SNL Has Struck Gold With ‘Lisa From Temecula’

A second appearance from Ego Nwodim’s instant-classic character felt significant.

A still from the 'SNL' sketch 'Lisa From Temecula: Wedding'
Will Heath / NBC

When the Saturday Night Live sketch “Lisa From Temecula” first aired in February, it spawned not just a major viral moment for the show but also a slew of digital Valentine’s Day cards that helped solidify catchphrases for the cantankerous titular character (played by Ego Nwodim). Against a bright-pink background dotted with purple hearts, the cards proclaimed “Cook My Meat!” and “You Tryna Get Some Butt Tonite?” among other bits of dialogue. Beyond circulating the internet at a dizzying pace, viral sketches can spawn a level of adoration that generates near-instant fandom. And in Lisa’s case, viewers appeared to connect with her disdainful side-eye and vociferous meat cutting right away.

Last night, SNL gave her a second run. The sketch felt particularly rare in a season absent the sorts of characters that were once a show staple, and that the recent cast member and heavyweight Kate McKinnon was so adept at inhabiting. When McKinnon, along with a slew of her long-standing peers, departed SNL last May, the show seemed more invested in getting its now relatively green cast to gel rather than develop recurring characters that could pop—but also pull the spotlight away from the ensemble. It couldn’t be seen, in the derisive words Lisa once launched at a man she thought was hitting on her, as “doing the most.”

But much of what made “Lisa From Temecula” a breakout hit, besides Nwodim’s razor-sharp physical comedy, was the way her scene partners responded. Nwodim cracked open a kind of jollity. As Shirley Li pointed out at the time, the sketch was an exuberant reminder about the vibrancy of live TV. Bowen Yang didn’t just break; he gave up trying to hold it together, threw down his fork, and resigned himself to the moment, while the episode’s host, Pedro Pascal, jubilantly strained to keep the sketch going amid Lisa’s steak-cutting ferment. In that way, Lisa recalled characters such as Rachel Dratch’s Debbie Downer and McKinnon’s “Close Encounter” abductee, each of whom regularly caused their scene partners to stifle their giggles—or laugh outright. They highlighted, in other words, the group effort of SNL.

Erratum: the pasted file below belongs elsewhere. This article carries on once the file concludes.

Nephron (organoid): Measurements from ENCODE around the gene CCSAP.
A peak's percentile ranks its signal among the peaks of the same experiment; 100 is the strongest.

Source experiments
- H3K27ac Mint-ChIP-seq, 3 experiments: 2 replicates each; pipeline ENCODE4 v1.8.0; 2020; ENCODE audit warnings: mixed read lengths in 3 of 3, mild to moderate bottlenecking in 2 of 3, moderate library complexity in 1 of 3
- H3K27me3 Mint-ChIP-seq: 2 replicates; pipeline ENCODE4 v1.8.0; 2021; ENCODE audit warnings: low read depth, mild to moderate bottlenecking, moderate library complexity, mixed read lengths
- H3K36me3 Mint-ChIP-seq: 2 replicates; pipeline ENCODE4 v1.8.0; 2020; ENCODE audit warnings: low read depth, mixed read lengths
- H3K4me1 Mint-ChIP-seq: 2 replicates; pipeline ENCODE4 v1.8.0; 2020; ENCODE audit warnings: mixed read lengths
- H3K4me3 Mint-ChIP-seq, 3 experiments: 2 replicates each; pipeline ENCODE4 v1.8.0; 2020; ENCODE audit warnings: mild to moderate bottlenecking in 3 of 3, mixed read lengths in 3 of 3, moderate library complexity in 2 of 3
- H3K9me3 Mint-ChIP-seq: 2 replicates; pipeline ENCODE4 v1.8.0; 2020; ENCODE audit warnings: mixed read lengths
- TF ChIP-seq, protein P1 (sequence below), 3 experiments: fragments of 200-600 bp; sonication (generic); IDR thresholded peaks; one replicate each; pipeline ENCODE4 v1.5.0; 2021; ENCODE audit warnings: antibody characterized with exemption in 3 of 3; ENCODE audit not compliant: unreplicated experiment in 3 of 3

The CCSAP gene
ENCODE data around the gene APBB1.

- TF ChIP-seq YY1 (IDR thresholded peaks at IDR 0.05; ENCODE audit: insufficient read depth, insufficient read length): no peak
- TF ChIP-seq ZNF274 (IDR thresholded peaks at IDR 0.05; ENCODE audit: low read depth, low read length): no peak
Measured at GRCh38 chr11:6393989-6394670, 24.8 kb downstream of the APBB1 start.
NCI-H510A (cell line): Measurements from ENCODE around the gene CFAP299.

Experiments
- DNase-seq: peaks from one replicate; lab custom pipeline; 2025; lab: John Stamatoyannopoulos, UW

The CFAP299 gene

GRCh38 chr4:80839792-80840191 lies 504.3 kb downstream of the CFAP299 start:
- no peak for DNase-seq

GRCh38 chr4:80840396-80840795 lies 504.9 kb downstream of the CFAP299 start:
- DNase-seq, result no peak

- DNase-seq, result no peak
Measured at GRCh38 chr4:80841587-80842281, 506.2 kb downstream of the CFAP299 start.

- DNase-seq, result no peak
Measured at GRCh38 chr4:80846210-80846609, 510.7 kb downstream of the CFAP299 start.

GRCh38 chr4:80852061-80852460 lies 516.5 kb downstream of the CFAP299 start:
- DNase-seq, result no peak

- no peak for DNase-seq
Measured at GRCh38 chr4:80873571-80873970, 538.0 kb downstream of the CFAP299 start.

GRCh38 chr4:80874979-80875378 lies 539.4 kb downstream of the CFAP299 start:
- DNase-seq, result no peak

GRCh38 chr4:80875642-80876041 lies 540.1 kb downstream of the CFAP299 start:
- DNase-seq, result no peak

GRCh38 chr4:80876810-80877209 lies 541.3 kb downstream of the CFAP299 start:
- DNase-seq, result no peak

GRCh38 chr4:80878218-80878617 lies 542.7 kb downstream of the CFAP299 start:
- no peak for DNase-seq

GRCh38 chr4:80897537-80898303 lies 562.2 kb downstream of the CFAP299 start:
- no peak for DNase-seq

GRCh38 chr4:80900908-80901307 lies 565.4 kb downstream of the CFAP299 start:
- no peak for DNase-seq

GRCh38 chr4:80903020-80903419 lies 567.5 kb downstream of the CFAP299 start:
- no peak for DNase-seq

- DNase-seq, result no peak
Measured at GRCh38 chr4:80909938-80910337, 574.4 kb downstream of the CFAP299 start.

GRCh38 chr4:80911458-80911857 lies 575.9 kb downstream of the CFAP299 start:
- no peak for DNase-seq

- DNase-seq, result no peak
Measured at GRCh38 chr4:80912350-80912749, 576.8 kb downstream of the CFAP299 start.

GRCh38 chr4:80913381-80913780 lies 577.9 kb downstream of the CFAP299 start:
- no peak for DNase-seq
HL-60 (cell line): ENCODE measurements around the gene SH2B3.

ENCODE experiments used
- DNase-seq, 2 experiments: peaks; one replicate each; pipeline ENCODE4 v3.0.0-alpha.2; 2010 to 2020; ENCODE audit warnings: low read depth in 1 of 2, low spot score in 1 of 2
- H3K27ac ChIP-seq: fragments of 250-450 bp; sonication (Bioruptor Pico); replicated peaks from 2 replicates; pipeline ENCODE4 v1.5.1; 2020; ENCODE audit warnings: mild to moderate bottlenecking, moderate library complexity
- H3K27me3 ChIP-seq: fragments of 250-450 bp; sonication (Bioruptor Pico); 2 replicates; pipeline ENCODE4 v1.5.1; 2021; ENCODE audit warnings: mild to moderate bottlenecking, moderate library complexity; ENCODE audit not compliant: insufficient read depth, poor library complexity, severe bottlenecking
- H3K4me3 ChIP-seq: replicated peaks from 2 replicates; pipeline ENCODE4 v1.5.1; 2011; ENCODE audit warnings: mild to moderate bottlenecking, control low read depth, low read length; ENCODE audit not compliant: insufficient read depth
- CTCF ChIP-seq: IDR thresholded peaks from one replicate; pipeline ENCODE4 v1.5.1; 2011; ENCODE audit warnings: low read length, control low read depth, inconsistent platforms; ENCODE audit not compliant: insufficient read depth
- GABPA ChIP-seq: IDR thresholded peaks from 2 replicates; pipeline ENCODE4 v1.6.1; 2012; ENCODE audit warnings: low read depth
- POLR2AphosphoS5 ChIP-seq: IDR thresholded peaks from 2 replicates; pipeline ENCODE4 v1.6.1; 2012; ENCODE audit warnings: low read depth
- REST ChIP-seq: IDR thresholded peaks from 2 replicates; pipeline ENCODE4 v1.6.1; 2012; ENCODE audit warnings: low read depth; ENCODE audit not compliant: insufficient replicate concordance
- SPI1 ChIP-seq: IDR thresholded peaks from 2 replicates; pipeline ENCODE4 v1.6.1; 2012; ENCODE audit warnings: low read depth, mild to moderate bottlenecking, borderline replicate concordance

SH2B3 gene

Lisa’s second appearance found her at a wedding reception, as her older sister Shayna’s plus-one. The cast didn’t lose it to the same extent, which was understandable, given that the surprise of the original sketch—the table shaking wildly in response to Lisa carving her “extra-extra-well-done” steak; the wine sloshing every which way—was, this time, expected. But Nwodim captivated with a haughtier attitude, more exaggerated antics, and catchphrases old and new. Where previously she mistook the friendly warmth of her sister’s friend (played by Pascal) as flirtation, this time Lisa’s sister’s friend Kelly (played by the host, Ana de Armas) felt the steely chill of her rebuff. When Kelly genially welcomed Lisa, mentioning how sweet it was that she had accompanied her sister, who had just gone through a hard breakup, Lisa retorted, “Yeah, that’s cute. But my box is closed tonight.” Nwodim’s matter-of-fact delivery and boundary-setting body language compounded the humor of her misunderstanding.

The sketch followed the structure of the original almost exactly. This time, Lisa set about tossing a large salad for the table, using a bottle of dressing she’d specially asked the waiter for, because she preferred her lettuce drenched. (“Everybody knows lettuce is nasty without ranch.”) She brought back one of her original catchphrases, “Cook my meat!,” after discovering a piece of smoked salmon—which she awkwardly pronounced “sal-mon”—on the salad, and developed a comparable one with “Toss my salad!” The way Nwodim embellished Lisa’s particular dining preferences further added to the character’s still-emerging backstory.

Nwodim has been having a stellar season at a time when SNL’s next breakout star hasn’t yet been identified. Watching her get the opportunity to continue developing Lisa feels significant. Not since Maya Rudolph has a Black woman on the show really gotten that opportunity. When Sasheer Zamata and Leslie Jones both joined the cast in 2014, they were better known for big impersonations than memorable original characters.

As much as it promises variety, Saturday Night Live is a show that bends toward routine (look at how many episodes’ first sketches end up having a game-show premise); a big part of that regularity has been established over the years through a pantheon of classic recurring characters. Last night felt like a turning point for the season, if only because it hinted at the possibility of “Lisa From Temecula” joining those ranks.